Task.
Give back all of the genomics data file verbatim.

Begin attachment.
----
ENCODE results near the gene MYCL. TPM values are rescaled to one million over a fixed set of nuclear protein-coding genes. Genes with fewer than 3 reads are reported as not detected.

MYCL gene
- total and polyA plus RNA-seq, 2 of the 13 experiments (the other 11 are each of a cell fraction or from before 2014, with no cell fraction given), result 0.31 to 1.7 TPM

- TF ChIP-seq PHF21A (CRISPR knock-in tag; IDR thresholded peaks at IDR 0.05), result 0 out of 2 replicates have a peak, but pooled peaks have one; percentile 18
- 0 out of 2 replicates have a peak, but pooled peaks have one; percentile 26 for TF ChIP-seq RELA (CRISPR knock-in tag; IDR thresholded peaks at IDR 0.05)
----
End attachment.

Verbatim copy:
ENCODE results near the gene MYCL. TPM values are rescaled to one million over a fixed set of nuclear protein-coding genes. Genes with fewer than 3 reads are reported as not detected.

MYCL gene
- total and polyA plus RNA-seq, 2 of the 13 experiments (the other 11 are each of a cell fraction or from before 2014, with no cell fraction given), result 0.31 to 1.7 TPM

- TF ChIP-seq PHF21A (CRISPR knock-in tag; IDR thresholded peaks at IDR 0.05), result 0 out of 2 replicates have a peak, but pooled peaks have one; percentile 18
- 0 out of 2 replicates have a peak, but pooled peaks have one; percentile 26 for TF ChIP-seq RELA (CRISPR knock-in tag; IDR thresholded peaks at IDR 0.05)